Jack Liebeck – Dvořák

0 of 5 stars

Dvořák
Violin Concerto in A minor, Op.53
Sonata in F for Violin and Piano, Op.57
Sonatina in G for Violin and Piano, Op.100

Jack Liebeck (violin)

Royal Scottish National Orchestra
Garry Walker

Katya Apekisheva (piano)

Concerto recorded 18 January 2005 in Henry Wood Hall, Glasgow; Sonata and Sonatina on 14 December 2006 in Potton Hall, Suffolk, UK


Reviewed by: Tully Potter

Reviewed: May 2009
CD No: SONY CLASSICAL 88697499632
Duration: 75 minutes

 

 

This fine release represents a hugely impressive debut on the Sony Classical label by the young British violinist Jack Liebeck. I have been hearing about Liebeck for some years but by the luck of the draw I have not previously encountered his playing. He produces a superb tone, across the entire range of his 1785 ‘Ex-Wilhelmj’ Giovanni Battista Guadagnini, and is thoroughly in sympathy with his programme.

Dvořák’s Violin Concerto had a difficult start in life, like most of the works with which Joseph Joachim got involved, and it has never quite established itself in the concert hall in Britain. In Central Europe it is a pillar of every fiddler’s repertoire. I am thoroughly prejudiced in favour of Czech violinists in this work; and on my shelves you will find Vása Príhoda, Josef Suk III, Václav Hudecek, Bohouslav Matousek and Frantísek Novotny. I also keep versions by David Oistrakh and Edith Peinemann with the Czech Philharmonic, as well as the wonderful live performance by Adolf Busch, who played a lot of Dvořák. The first version by Josef Suk III was one of those miraculous recordings where everything went right, including the contributions of the engineers and the Czech Philharmonic under Karel Ancerl. It will probably never be surpassed but it is quite old now, and youngsters must keep trying.

As it happens, I heard the Violin Concerto several times in the couple of weeks leading up to Liebeck’s release. I attended a very poor performance in the concert hall by Thomas Zehetmair, so poor that I checked the subsequent broadcast on BBC Radio 3, to make sure I was not being unfair. It sounded just as badly played over the air. I also listened to a performance on the Tahra label, allegedly featuring the German fiddler Gerhard Taschner – it is definitely not by him; I recognise the soloist and am still trying to run through my mental violin DNA bank to identify the mystery player.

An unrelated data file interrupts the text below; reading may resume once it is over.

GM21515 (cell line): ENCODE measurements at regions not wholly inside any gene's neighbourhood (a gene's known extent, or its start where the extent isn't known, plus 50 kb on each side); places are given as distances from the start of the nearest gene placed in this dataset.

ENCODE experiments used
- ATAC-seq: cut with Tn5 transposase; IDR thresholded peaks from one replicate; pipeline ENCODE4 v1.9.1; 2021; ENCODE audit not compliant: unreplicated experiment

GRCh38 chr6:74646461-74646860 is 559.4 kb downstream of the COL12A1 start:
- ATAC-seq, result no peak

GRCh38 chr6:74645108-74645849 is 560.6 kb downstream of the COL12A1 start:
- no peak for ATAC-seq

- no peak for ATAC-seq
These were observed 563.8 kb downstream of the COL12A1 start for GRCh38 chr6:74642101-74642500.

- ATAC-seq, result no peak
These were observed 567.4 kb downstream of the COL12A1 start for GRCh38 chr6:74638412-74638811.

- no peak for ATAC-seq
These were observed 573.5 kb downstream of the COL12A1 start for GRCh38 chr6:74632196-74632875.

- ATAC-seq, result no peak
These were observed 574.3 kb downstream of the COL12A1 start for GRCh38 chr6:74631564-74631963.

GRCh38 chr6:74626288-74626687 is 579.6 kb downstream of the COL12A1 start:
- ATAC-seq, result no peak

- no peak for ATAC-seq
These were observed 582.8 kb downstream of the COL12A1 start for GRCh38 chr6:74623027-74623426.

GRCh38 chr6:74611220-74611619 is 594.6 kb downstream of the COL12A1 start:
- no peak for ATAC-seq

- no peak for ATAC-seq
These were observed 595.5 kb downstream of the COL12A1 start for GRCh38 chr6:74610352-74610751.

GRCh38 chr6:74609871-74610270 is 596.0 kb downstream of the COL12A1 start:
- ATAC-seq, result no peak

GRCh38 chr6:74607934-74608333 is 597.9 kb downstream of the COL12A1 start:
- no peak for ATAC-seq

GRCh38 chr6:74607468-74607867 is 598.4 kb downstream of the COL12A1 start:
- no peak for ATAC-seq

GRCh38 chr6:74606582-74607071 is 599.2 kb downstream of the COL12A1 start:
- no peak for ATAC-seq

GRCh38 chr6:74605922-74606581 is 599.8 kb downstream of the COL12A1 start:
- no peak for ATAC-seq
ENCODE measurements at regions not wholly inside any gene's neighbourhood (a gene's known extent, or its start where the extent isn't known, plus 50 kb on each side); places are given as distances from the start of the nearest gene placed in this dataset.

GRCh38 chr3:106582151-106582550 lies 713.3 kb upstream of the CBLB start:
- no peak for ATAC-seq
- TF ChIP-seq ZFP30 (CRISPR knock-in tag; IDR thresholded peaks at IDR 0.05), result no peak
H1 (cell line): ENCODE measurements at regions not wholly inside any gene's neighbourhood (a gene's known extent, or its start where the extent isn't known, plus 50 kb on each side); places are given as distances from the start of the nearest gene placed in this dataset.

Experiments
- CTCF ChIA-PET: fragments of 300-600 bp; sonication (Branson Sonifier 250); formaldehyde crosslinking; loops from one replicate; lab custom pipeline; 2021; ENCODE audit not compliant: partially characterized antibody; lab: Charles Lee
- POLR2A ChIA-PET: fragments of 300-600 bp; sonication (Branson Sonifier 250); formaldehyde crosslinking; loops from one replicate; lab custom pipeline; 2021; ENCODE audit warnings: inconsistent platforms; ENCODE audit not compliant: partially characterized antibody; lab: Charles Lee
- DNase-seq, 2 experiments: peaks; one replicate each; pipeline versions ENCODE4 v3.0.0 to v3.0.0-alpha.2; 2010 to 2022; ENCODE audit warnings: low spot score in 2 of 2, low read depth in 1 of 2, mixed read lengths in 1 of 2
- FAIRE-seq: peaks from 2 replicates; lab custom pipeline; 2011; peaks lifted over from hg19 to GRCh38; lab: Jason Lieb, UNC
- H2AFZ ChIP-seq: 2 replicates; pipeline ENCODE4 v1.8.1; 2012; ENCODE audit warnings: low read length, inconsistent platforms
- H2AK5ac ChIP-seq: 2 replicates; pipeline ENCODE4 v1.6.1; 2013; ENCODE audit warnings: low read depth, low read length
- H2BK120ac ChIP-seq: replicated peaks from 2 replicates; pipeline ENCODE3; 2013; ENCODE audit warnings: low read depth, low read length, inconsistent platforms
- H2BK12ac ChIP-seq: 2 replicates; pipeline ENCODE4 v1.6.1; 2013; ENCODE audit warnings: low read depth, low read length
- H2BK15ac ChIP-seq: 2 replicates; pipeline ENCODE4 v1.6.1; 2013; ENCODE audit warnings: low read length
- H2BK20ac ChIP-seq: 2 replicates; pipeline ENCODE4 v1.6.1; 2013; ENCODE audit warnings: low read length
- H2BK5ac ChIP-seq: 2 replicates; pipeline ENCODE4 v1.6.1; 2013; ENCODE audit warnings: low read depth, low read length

Jack Liebeck. Photograph: Tim MearaMy first thought on hearing Liebeck is that he sounds infinitely more sympathetic than his rival Daniel Hope, who has had a lot of exposure in recent years. Whereas I find Hope’s tone rather astringent, Liebeck’s falls easily on the ear. He makes a lovely sound on the E string and uses a certain amount of portamento, which I love – it is a stylistic must for this repertoire but some contemporary players cannot manage it. He creates a good feeling of breadth in the comparatively short opening movement. Liebeck sustains the romantic feeling of the slow movement well and is quite virtuosic in the finale, with infectious rhythm. I do not feel that he quite finds the magic for the lovely transition from the first movement to the second (Suk and Busch should be heard at this point).

He is well supported by the Royal Scottish National Orchestra under Garry Walker, although I have just a few niggles to report. A few times the orchestra moves a little heavily – at the very opening of the work and once or twice in the finale. You may also feel that Walker prods the accents in the finale a little too emphatically. The RSNO strings sound slightly under-powered. And there is just a hint of artificial balance in the otherwise excellent recording.

Rather than give librarians and collectors nightmares with their filing, Liebeck has opted for an all-Dvořák disc. The substantial three-movement Sonata in F features the lovely piano-playing of Katya Apekisheva, a young Russian who is making quite a reputation. Each movement of the Sonata starts appealingly and each time the good impression is maintained – quite a feat in the long first movement and its wistful final bars are beautifully done by both artists.

The rest of the disc is given up to the lovely little Sonatina that Dvořák wrote in America for two of his children, faking the opus number so that it should be the round-hundred. Liebeck is not quite as successful as the best Czech fiddlers with Dvořák’s ‘snaps’ but in every other way he and his partner are fully in control. The opening movement moves smartly, the Larghetto is nicely sung, the scherzo has a nice spring to it – plus a tiny inadvertent bounce of the bow – and the finale goes well. The recordings are resonant but not too much so.

For Dvořák’s violin-and-piano music you can generally count on Josef Suk III, especially the early mono versions with Jan Panenka. He has also done a beautiful live account of the Sonatina with Rudolf Firkusny, on CD and DVD. Historic versions of the Sonatina by Príhoda (with Michael Raucheisen) and Jirí Novák (with Pavel Stepan) are worth looking out for. Ivan Zenaty and Antonín Kubalek did a superb recital of all the violin-and-piano music on the Dorian label. If you see a copy, snap it up.

Where does this leave Liebeck? Very much in contention, I think – and, more to the point, easily available. I do not think that anyone else provides this particular programme; so if the combination of works appeals to you, put your money down at once.

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